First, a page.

Description: This three-act opera is to a libretto by Joseph Addison. Content is printed only on the recto side of each leaf. The score features two title pages: the first, with an engraving and small print describing the contents; the second, with large font. The work opens with a three-part "symphony or overture" for an ensemble of unspecified instrumentation: two treble instruments and one bass instrument. The indication "with Violins" on some the songs suggests the nature of the high instruments. No figures are included on the bass line. All the songs are followed, on the same page, by a version of the vocal line for flute.
Contributing Partner: UNT Music Library
Songs in the new opera call'd Arsinoe, queen of Cyprus

Songs in the new opera call'd Arsinoe, queen of Cyprus

Date: 1705
Creator: Clayton, Thomas, 1673-1725
Description: Thomas Clayton’s first opera, Arsinoe, Queen of Cyprus, premiered at Drury Lane in London on 16 January 1705. The opera initially enjoyed success, but two years later, Clayton’s second opera was not well-received. Part of Arsinoe’s popularity may have been due to Catherine Tofts' portrayal of the title character; Toft would later become a star of the English stage.
Contributing Partner: UNT Music Library
Cantates françoises à I. et II. voix: avec simphonie, et sans simphonie, V. 1-2

Cantates françoises à I. et II. voix: avec simphonie, et sans simphonie, V. 1-2

Date: 1710
Creator: Clérambault, Louis-Nicolas, 1676-1749
Description: This item contains volumes 1 and 2 of Clérambault's "Cantates Françoises." The second volume bears the subtitle "Mellées de Simphonies." Volume 1 contains the cantatas "L'amour piqué," "Le jaloux," "Orphée," "Poliphême," "Medée," and "L'amour et Baccus." Volume 2 contains "Alphée et Arethuse," "Leandre et Hero," "La musette," "Pirame et Tisbé," "Pigmalion," and "Le triomphe de la paix." The continuo line is figured.
Contributing Partner: UNT Music Library
Devil to pay: or, The wives metamorphos'd

Devil to pay: or, The wives metamorphos'd

Date: 1732
Creator: Coffey, Charles, d. 1745; Mottley, John, 1692-1750 & Jevon, Thomas, 1652-1688
Description: English libretto to Charles Coffey's ballad opera The devil to pay or, The wives metamorphos'd. The Devil to Pay is an adaptation of Thomas Jevon’s play The Devil of a Wife (1686). Nearly fifty years later, the ballad opera appeared at Drury Lane with Charles Coffey and John Mottley each responsible for half of the three acts. However, a much shorter and more well-received one-act version, edited by Theophilus Cibber, is represented in the printed libretto. Today Coffey is generally the only name widely attached to The Devil to Pay. The opera’s popularity is attested by the frequent performances and a translation into German, which contributed to the development of the Singspiel.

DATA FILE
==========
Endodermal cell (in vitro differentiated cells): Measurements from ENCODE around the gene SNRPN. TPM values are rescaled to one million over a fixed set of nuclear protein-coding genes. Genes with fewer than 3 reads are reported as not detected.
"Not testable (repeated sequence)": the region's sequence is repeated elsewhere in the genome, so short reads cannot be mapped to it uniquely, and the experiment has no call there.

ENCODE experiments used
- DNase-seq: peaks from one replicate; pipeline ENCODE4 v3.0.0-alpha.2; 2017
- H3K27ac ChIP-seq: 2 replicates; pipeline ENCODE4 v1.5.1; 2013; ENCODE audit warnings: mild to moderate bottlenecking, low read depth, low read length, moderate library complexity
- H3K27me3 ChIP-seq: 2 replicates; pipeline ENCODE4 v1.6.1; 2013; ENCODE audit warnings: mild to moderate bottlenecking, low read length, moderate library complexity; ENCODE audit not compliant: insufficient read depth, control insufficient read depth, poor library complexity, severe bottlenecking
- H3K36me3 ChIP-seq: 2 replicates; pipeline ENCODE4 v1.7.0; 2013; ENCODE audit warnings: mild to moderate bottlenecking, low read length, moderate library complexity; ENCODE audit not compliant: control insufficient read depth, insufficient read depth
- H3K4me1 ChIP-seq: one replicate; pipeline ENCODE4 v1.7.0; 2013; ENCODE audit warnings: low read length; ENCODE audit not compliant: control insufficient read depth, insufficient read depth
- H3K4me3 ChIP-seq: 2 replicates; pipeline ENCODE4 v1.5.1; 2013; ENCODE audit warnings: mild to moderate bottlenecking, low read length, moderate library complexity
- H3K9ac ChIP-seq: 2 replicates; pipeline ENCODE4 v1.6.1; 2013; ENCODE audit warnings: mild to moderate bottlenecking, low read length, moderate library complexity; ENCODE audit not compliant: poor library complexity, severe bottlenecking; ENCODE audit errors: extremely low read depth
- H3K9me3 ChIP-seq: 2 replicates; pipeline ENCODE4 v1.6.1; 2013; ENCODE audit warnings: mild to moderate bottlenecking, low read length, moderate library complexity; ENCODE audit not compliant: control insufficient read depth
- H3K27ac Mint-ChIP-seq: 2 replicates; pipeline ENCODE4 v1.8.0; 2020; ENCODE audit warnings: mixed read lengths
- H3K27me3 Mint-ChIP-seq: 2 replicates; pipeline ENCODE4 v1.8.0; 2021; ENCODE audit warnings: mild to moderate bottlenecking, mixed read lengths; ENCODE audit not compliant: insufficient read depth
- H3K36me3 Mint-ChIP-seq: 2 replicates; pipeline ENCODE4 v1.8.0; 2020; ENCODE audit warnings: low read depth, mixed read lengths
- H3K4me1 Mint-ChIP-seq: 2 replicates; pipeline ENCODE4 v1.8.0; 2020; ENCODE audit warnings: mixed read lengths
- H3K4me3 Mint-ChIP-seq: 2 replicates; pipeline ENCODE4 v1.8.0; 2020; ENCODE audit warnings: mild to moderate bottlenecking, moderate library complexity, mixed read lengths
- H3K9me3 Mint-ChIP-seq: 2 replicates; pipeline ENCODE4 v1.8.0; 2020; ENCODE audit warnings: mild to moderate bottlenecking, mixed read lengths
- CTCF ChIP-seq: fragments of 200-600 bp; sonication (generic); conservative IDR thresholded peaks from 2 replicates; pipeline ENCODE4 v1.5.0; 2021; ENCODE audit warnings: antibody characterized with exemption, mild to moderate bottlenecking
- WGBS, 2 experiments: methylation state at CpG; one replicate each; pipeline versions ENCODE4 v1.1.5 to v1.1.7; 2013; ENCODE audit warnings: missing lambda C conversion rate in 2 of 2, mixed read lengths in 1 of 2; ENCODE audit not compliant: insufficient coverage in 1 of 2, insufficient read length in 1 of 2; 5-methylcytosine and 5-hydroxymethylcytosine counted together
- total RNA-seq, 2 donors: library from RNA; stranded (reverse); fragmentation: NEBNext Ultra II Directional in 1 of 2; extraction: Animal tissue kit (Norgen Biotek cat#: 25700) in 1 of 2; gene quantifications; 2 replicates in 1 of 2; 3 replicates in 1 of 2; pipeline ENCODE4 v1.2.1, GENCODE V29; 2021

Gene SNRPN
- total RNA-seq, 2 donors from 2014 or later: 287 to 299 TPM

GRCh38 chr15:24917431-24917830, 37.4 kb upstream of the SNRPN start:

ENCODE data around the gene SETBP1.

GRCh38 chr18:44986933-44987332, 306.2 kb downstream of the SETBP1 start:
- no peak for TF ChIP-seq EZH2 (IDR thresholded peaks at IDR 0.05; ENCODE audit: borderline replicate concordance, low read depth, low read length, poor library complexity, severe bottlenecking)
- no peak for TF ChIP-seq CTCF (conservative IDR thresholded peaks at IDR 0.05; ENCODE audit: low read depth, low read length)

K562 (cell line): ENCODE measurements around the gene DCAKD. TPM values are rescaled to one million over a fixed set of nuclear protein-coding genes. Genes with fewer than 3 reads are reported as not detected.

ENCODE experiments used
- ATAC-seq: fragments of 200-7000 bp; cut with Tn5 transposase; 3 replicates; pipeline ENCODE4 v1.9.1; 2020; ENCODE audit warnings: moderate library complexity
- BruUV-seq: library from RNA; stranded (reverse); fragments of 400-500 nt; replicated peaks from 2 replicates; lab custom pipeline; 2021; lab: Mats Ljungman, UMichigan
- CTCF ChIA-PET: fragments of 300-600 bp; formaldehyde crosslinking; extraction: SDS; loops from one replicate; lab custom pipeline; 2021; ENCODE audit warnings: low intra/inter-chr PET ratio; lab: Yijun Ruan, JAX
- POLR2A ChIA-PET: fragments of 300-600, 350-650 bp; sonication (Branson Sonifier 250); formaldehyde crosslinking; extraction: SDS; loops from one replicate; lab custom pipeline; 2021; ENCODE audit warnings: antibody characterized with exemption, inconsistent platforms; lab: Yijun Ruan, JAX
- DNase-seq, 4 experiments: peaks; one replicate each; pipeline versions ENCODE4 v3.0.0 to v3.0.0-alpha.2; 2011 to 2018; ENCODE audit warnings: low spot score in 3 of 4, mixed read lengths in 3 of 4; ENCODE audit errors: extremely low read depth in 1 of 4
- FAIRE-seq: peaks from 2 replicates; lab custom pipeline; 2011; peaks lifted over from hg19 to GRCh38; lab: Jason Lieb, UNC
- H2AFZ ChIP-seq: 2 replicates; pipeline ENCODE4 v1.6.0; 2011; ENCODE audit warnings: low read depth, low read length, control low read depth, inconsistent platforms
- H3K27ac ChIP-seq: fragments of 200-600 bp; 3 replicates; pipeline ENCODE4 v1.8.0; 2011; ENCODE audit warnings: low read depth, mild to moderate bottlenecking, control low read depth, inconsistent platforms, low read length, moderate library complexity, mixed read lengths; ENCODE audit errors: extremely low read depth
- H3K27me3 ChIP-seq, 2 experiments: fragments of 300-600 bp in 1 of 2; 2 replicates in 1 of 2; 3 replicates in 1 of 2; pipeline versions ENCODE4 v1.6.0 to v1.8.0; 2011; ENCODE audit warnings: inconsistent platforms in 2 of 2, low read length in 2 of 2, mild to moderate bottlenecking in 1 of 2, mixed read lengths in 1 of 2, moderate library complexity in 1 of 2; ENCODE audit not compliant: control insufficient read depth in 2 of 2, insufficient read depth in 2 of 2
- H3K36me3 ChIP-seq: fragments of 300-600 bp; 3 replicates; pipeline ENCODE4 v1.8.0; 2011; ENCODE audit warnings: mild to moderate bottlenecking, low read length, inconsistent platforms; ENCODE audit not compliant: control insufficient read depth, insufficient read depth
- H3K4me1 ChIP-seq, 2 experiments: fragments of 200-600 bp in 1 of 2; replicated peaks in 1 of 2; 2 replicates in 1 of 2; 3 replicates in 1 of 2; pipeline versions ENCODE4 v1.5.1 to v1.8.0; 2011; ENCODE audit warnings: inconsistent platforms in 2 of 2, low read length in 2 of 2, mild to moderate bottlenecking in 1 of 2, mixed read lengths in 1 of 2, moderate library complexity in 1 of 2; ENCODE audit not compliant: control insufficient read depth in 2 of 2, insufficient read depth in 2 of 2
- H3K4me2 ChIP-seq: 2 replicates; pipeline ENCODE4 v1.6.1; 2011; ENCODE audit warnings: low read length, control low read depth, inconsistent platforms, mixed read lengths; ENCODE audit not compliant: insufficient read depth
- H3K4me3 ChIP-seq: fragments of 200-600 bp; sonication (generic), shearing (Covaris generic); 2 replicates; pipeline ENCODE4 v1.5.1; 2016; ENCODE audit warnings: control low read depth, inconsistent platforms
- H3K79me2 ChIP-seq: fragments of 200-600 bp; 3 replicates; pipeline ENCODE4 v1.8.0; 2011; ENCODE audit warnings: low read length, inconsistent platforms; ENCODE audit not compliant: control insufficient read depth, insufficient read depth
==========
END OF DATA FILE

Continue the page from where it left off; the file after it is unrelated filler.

Contributing Partner: UNT Music Library
Thetis et Pelée; tragédie en musique

Thetis et Pelée; tragédie en musique

Date: 1716
Creator: Collasse, Pascal, 1649-1709 & Fontenelle, M. de (Bernard Le Bovier), 1657-1757
Description: Pascal Collasse was one of the few opera composers able to secure successful performances in the years following Lully’s death. Collasse then went on to supply the music for the entire opera, Thétis et Pélée, which was premiered at the Paris Opéra on 11 January 1689. Thétis remained popular throughout Collasse’s lifetime, in spite of its rather weak plot. Owing to its success is primarily the music, including a significant storm scene in Act II. This departure from the Lullian tradition is perhaps Collasse’s most significant contribution to the tradition of French opera.
Contributing Partner: UNT Music Library
Achille et Polixene, tragédie dont le prologue & les quatre derniers actes

Achille et Polixene, tragédie dont le prologue & les quatre derniers actes

Date: 1687
Creator: Collasse, Pascal, 1649-1709; Lully, Jean Baptiste, 1632-1687 & Campistron, Jean Galbert de, 1656-1723
Description: Achille et Polixene, Jean-Baptiste Lully's last opera, premiered on 7 November 1687, eight months after Lully's death on March 22 of that year. Since the composer had only finished the overture and first act, the score was completed by Pascal Colasse, Lully's secretary and student, to a text by Jean Galbert de Campistron based on events in Virgil's Aeneid.
Contributing Partner: UNT Music Library